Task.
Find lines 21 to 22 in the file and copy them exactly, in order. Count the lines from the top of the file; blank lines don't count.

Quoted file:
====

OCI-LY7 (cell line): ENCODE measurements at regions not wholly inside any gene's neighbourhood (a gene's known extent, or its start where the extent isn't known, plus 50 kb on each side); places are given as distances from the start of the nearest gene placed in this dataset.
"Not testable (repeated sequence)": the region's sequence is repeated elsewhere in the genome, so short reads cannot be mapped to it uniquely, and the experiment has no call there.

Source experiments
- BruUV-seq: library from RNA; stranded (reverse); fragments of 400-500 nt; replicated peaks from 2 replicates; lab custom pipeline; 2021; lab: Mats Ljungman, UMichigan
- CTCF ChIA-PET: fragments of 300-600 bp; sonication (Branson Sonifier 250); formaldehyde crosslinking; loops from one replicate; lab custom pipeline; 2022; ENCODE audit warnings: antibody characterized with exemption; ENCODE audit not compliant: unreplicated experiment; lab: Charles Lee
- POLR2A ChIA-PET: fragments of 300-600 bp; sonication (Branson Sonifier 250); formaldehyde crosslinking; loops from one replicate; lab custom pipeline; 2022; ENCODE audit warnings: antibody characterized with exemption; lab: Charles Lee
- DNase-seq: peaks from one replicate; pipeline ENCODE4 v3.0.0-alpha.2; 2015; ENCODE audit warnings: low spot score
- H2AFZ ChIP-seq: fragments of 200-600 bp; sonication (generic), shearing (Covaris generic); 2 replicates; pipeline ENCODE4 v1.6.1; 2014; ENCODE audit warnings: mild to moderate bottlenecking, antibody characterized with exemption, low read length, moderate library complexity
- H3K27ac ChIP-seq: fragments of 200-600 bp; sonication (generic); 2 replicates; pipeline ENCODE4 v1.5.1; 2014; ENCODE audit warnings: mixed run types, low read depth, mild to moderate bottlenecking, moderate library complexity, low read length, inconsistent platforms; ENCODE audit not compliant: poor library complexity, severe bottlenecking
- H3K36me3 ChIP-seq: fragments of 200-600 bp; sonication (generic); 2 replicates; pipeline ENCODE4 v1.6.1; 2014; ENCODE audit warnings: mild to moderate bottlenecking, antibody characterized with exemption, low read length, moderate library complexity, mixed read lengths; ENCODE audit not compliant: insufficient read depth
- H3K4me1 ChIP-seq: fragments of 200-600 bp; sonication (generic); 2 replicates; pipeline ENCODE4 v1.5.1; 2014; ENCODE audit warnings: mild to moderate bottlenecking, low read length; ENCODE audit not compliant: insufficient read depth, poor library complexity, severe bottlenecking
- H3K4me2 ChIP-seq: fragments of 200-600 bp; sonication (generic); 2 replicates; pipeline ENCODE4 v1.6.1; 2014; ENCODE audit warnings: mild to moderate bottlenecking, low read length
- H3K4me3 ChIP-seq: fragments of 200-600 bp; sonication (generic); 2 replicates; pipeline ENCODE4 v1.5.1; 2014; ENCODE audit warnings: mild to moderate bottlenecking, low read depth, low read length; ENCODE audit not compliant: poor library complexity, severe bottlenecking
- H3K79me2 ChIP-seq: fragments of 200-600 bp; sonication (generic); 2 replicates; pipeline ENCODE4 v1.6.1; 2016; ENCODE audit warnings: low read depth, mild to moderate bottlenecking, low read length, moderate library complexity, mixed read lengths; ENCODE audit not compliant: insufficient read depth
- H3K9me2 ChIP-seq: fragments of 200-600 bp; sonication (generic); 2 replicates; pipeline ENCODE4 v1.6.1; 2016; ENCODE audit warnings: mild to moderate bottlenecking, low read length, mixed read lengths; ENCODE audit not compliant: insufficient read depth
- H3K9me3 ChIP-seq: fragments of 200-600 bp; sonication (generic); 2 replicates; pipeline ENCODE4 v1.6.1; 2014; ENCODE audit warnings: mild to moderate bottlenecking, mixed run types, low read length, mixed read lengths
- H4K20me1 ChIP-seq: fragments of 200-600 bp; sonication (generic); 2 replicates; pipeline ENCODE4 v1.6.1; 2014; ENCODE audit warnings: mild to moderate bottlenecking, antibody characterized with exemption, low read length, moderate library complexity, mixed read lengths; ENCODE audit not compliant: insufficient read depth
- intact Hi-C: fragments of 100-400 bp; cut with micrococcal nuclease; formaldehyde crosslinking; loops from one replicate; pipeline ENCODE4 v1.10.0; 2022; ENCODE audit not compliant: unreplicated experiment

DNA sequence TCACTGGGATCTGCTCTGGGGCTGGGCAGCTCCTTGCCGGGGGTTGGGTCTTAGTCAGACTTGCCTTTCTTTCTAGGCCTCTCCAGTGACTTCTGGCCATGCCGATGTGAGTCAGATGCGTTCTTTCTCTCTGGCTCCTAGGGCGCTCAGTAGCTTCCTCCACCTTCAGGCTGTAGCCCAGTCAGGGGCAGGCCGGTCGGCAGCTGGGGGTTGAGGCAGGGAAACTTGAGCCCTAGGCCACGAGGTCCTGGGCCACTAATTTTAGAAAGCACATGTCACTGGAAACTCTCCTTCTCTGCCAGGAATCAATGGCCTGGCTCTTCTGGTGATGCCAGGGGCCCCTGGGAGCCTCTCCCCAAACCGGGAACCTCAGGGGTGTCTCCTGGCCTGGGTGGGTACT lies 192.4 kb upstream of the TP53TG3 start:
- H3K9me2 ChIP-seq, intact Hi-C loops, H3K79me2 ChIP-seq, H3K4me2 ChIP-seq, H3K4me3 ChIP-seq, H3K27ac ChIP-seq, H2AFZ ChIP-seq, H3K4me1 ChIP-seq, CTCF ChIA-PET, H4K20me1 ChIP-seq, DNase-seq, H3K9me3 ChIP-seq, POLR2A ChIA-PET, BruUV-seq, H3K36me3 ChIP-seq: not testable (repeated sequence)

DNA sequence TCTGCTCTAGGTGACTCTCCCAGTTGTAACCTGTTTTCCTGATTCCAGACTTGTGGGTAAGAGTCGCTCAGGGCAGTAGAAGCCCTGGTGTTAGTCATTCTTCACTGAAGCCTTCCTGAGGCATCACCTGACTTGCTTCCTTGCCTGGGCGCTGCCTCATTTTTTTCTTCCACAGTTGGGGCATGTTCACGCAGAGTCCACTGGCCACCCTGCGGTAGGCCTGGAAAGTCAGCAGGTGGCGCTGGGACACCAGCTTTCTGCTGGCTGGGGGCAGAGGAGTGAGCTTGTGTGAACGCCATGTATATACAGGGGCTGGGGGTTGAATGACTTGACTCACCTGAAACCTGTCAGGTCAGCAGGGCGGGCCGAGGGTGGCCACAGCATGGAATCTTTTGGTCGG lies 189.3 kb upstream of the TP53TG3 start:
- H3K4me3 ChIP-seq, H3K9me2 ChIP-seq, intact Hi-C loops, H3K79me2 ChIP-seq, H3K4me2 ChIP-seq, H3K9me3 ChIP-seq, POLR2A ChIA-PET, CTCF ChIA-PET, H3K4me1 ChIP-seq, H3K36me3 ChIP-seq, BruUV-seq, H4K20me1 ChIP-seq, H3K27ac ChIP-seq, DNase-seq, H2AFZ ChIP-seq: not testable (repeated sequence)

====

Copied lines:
DNA sequence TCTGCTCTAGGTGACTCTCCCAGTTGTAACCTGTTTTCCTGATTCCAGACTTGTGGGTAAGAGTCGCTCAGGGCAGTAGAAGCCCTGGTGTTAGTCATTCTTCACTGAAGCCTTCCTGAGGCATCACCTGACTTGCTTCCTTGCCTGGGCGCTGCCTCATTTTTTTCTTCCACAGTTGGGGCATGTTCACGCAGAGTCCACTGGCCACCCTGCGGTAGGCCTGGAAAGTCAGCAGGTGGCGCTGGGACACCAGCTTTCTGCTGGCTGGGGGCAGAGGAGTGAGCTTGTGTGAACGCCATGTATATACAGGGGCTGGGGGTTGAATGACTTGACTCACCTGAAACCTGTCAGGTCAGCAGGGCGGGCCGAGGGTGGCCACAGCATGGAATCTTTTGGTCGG lies 189.3 kb upstream of the TP53TG3 start:
- H3K4me3 ChIP-seq, H3K9me2 ChIP-seq, intact Hi-C loops, H3K79me2 ChIP-seq, H3K4me2 ChIP-seq, H3K9me3 ChIP-seq, POLR2A ChIA-PET, CTCF ChIA-PET, H3K4me1 ChIP-seq, H3K36me3 ChIP-seq, BruUV-seq, H4K20me1 ChIP-seq, H3K27ac ChIP-seq, DNase-seq, H2AFZ ChIP-seq: not testable (repeated sequence)